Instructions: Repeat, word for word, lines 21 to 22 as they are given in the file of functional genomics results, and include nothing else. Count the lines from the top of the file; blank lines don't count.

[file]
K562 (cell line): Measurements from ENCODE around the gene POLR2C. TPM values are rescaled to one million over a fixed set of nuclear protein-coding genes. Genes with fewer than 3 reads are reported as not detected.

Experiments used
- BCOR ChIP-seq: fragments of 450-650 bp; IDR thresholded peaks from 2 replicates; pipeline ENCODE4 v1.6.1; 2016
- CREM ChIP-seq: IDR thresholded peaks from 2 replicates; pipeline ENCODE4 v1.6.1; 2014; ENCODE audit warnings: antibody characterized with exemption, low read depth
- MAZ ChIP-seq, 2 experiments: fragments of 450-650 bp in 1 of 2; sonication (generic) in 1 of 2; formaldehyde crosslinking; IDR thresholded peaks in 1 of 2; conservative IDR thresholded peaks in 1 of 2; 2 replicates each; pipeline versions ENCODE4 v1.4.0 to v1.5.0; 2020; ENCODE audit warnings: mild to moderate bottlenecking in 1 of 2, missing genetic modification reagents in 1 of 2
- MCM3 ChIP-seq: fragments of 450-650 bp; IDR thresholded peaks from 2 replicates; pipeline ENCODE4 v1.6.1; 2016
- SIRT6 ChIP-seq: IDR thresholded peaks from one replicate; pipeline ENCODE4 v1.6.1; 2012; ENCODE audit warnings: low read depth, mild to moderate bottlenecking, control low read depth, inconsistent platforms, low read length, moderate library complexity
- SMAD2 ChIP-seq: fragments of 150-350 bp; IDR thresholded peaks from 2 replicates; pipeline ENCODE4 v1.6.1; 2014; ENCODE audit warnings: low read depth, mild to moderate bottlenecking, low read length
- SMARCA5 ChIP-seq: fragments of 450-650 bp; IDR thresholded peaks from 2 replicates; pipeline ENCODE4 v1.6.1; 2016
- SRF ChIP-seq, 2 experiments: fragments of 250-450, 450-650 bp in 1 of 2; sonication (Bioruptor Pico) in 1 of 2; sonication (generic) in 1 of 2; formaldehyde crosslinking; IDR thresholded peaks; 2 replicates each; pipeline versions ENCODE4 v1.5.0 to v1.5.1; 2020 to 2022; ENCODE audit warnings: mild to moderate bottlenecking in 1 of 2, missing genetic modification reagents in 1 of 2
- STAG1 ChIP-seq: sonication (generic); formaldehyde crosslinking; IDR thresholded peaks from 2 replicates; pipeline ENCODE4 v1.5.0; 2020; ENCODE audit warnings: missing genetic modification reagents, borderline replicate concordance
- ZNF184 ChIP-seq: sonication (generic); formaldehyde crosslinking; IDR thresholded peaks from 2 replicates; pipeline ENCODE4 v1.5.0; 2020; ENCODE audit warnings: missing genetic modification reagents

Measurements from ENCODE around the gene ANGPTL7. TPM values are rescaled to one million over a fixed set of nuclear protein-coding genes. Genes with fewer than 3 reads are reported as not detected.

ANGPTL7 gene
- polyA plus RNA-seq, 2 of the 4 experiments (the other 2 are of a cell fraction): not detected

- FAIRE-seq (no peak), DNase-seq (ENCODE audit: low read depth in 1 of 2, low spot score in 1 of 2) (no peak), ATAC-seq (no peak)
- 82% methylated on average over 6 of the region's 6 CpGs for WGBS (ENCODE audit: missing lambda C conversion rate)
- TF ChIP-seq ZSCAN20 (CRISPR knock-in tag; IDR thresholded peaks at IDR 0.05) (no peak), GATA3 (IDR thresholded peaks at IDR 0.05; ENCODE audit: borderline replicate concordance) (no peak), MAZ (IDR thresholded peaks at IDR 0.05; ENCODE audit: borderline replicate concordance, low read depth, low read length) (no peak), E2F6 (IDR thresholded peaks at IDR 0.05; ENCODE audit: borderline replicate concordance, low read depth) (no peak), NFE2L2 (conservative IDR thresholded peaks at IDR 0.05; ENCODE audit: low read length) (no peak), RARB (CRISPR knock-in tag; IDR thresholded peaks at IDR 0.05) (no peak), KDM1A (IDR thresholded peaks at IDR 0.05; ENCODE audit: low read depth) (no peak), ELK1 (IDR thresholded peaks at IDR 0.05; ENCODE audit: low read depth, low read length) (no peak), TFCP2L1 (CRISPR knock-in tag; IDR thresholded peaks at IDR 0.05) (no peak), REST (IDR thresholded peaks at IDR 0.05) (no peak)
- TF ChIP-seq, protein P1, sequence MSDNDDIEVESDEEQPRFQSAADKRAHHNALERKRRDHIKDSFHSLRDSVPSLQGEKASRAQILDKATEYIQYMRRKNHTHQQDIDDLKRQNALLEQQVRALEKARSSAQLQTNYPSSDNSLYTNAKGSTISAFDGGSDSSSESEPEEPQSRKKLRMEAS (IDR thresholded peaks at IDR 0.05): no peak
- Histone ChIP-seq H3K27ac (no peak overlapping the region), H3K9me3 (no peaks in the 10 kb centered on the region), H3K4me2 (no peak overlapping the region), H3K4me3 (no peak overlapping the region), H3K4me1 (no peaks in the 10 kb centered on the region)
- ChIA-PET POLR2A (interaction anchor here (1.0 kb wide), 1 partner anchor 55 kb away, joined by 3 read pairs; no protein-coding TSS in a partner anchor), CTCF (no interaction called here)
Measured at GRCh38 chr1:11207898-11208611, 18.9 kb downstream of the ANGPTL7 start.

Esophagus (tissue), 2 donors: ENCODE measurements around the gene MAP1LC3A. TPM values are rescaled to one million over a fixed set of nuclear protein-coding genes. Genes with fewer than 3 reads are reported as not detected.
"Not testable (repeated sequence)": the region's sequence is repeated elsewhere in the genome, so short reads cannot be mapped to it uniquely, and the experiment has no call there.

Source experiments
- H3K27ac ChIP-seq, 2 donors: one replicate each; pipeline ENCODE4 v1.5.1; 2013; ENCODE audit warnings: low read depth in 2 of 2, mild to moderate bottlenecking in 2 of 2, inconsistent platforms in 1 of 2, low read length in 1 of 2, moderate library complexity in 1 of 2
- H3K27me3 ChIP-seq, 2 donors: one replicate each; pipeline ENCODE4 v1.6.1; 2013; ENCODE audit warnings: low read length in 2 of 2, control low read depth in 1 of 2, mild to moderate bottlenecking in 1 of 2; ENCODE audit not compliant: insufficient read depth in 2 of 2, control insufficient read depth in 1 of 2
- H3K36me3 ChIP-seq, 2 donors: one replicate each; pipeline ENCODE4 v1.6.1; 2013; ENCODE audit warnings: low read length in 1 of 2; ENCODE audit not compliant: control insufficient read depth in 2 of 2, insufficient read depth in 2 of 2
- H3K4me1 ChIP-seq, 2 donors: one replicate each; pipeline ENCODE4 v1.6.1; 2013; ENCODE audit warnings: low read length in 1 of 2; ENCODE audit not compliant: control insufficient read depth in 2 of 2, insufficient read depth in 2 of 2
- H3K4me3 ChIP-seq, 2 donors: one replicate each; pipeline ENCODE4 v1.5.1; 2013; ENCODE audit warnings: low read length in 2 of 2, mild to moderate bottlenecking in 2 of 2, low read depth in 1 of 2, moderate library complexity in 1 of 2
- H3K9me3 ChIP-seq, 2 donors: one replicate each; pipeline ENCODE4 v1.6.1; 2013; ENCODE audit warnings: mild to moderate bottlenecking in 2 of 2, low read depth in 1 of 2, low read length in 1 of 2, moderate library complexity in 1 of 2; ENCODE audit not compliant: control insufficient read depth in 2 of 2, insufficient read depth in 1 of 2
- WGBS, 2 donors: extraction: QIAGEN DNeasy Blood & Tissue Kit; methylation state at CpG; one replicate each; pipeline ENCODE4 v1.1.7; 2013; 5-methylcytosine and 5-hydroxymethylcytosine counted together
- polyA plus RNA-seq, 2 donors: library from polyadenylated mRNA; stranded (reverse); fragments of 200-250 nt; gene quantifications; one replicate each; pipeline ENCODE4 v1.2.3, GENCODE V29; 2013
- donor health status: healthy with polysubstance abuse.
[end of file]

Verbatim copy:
- ChIA-PET POLR2A (interaction anchor here (1.0 kb wide), 1 partner anchor 55 kb away, joined by 3 read pairs; no protein-coding TSS in a partner anchor), CTCF (no interaction called here)
Measured at GRCh38 chr1:11207898-11208611, 18.9 kb downstream of the ANGPTL7 start.